On ViewThe Morgan Library & Museum
September 30, 2016 – January 2, 2017
What’s in a beard? Certainly, when considering the surfaces and materials of Jean Dubuffet’s mature works, the word “rebarbative” (from the Latin barba, meaning beard) comes to mind. Beards feature prominently toward the end of this survey of over one hundred works on paper spanning the early and middle periods of Dubuffet’s career, before he embarked on his papier-mâché sculptures. Born to a bourgeois family of wine merchants in Le Havre, Dubuffet gave up the family business by the Second World War to commit himself full-time to an art practice that owes a debt to Surrealism, but moves beyond the psychological into the social. Art Brut, as Dubuffet defined it, included those aspects of cultural production we now call “outsider art:” art produced by the uneducated, the mentally ill, children—in short the socially marginalized. That sense of the outsider, and the anger that comes with it, accounts for the aggression so often present in the very materials, techniques, and subject matter Dubuffet chose—rebarbative indeed. However, balancing that aggression is his genius with manipulating unorthodox materials to create—in so many of his works—the astonishing effects that make this survey such a pleasure.
There are no inferior pieces in the show, but his earlier efforts from the 1930s and early 1940s come nowhere near the power of his wartime experiments with scratching and staining. Paysage (Landscape) (1944)—a black-and-white gouache on scratchboard— consists of a febrile network of white scores on a black ground with little semblance to any reasonable notion of landscape. While it is possible to see antecedents in Paul Klee’s works, like Flagged Pavilion (1927), the abandon and energy that Dubuffet brings to this piece belies its tiny scale of 9 × 10¼ inches. In fact, this was precisely what Dubuffet was after. He believed that traditional forms crushed the life out of art, and to find redemption one had to move beyond the boundaries of what society deemed acceptable. Certainly, Dubuffet was at his best when he moved beyond the margins.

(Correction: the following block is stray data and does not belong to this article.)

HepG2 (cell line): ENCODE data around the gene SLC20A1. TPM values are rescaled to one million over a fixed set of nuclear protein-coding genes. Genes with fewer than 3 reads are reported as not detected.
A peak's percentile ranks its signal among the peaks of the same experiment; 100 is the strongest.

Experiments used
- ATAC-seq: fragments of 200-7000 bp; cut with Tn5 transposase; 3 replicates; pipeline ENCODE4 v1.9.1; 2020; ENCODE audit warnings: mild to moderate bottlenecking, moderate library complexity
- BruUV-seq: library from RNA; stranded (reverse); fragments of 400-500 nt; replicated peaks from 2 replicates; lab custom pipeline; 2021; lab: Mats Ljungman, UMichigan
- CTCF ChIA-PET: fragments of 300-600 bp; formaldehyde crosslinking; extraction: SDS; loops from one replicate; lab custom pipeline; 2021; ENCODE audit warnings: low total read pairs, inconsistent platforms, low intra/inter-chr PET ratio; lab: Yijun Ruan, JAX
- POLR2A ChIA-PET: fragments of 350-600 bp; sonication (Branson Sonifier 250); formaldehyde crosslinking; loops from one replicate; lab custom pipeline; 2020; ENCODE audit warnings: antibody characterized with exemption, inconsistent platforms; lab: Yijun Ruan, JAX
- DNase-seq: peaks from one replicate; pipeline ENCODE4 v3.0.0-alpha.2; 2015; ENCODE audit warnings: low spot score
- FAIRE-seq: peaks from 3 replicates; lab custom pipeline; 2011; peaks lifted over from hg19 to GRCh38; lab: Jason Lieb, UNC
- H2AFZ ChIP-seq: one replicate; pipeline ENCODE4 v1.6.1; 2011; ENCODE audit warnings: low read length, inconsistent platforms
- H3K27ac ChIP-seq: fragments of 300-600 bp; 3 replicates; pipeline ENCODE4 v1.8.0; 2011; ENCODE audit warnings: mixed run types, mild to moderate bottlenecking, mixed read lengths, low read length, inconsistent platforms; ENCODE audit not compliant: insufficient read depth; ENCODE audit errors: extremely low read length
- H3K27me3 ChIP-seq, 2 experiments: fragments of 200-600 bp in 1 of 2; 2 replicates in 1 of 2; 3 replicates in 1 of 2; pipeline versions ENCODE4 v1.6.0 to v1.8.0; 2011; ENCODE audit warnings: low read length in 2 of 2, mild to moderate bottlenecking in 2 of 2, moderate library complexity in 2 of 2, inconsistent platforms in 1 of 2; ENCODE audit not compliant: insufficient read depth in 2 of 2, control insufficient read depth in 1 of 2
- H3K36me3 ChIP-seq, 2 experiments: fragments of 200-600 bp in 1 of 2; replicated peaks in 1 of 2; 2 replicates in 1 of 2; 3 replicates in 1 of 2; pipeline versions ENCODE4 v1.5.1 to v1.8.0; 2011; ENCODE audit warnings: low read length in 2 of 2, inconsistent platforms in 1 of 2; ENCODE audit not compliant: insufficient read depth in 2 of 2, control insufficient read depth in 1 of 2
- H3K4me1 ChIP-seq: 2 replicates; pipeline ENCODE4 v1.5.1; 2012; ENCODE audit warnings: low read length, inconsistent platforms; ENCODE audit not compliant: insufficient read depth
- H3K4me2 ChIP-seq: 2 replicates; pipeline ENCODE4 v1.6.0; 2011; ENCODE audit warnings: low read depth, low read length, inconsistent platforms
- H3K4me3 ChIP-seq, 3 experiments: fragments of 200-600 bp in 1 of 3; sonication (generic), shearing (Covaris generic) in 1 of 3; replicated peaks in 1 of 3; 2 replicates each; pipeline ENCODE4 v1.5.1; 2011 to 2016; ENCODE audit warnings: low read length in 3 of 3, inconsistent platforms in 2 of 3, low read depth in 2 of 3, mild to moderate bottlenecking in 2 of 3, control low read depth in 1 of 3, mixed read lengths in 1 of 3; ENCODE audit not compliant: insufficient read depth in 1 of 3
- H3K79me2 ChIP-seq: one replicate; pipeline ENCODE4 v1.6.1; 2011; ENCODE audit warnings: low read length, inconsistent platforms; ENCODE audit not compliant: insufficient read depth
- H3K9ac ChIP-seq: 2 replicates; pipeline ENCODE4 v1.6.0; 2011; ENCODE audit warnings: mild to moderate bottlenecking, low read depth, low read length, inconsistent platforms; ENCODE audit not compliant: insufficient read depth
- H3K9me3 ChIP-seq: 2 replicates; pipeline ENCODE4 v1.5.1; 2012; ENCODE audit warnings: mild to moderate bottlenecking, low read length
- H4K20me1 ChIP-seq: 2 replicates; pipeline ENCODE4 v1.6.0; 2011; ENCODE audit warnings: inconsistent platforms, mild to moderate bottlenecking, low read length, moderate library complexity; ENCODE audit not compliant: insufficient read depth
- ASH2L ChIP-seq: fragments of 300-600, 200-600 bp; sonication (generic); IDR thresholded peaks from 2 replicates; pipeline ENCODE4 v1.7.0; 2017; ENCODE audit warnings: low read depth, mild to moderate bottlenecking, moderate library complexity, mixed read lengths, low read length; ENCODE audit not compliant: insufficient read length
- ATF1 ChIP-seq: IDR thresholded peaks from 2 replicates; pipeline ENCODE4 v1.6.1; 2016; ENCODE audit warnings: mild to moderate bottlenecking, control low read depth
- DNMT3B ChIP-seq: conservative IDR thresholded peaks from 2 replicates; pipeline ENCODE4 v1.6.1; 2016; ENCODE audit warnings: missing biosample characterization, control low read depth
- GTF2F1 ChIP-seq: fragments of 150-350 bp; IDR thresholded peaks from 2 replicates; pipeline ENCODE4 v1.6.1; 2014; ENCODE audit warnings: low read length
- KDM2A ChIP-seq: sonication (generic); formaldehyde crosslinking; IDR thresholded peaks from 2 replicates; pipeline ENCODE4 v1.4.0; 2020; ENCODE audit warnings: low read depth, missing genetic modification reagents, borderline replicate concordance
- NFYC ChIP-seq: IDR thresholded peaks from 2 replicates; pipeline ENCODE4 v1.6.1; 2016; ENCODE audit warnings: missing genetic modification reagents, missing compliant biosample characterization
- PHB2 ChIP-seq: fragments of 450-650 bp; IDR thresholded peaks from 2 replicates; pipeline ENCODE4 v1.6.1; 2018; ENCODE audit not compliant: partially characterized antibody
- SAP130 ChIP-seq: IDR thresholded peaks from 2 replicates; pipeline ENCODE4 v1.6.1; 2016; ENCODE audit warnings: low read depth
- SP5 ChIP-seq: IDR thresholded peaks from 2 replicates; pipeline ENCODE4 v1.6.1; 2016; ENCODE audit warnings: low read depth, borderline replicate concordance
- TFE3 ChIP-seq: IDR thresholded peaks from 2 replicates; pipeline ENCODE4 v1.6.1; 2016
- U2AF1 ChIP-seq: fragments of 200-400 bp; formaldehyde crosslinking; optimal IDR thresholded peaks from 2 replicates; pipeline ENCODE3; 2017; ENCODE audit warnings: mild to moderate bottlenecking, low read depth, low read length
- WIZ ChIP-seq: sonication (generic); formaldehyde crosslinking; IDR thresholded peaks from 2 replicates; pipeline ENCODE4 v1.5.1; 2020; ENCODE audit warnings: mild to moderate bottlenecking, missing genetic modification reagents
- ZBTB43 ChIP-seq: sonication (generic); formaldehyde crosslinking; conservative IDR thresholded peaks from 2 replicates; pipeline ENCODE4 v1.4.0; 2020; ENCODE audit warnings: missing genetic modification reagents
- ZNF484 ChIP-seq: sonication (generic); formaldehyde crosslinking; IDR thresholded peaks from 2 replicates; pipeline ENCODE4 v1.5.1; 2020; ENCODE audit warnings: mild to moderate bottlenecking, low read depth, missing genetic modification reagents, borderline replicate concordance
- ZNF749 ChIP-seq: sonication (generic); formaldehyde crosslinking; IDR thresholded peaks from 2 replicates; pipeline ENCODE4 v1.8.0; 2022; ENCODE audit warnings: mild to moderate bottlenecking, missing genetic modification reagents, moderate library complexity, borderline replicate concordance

Conversely, color—a mainstay of Western painting traditions—seems to just get in the way of his attempts to unleash the primal forces of creativity. The works that have color look unwittingly more whimsical than the others and are often pleasing in a way that Dubuffet may not have intended, for example, the Parisian cityscape of Rue des Petits-Champs (Bombance) (1962). While the surface suggests the restlessness of an agitated mind, the overall effect, satirical store names notwithstanding, has a certain charm. Granted this may be so with the benefit of hindsight, but the fact is this piece looks vaguely familiar, when the very best of the works in this show still have the power to stop us in our tracks.
His 1959 painting Baptême du feu (Baptism of Fire)—taking dried leaves and layering them with oil on a piece of paper—simply does not look like “art.” The brown color of the leaves themselves bears no relation to any accepted notions of decorative or aesthetic pleasure. Further, the veins and stems of the leaves create a frankly creepy analog to flesh, as if we are looking at a section of an animal body that Dubuffet flayed alive. Yet, despite the unattractive associations this piece brings to mind, it grips our attention and does not let go—a testament to his gift for surface and materials. Another work that both repels and fascinates is Jardin médiéval (Medieval Garden) (1955). Here Dubuffet creates a quasi-mosaic of dried butterfly wings on a piece of paper. For those who find butterfly collections disturbing, this is one artwork that should induce disgust, and on some level it does, yet Dubuffet also manages to eke out a decorative rhythm based on the symmetry of the wings, as well as a subtly complex palette from their faded pigments.
The survey devotes an entire section to beards; it is appropriately titled “Textures and Beards.” The works here go a long way to revealing the true source of Dubuffet’s power, in what in psychoanalysis is called the “return of the repressed.” So much of what Dubuffet accomplishes takes place in the most intellectually denigrated sensory register of touch. Barbe des colères (Wrathful Beard) (1959) is a bold assemblage of bits of torn paper creating an image of a bald man whose gigantic beard dominates the composition. The beard here is an instance of socially unacceptable aggression. They are scratchy and uncivilized, hence the meaning of the word rebarbative: unattractive or objectionable. Yet, the energy and humor in this image, as well as other beard-related pieces in the show, suggests that it is precisely in those most objectionable and overlooked parts of ourselves—and others—that we should look for what it means to be truly alive, and not just a slave to convention. Such was the case for Dubuffet.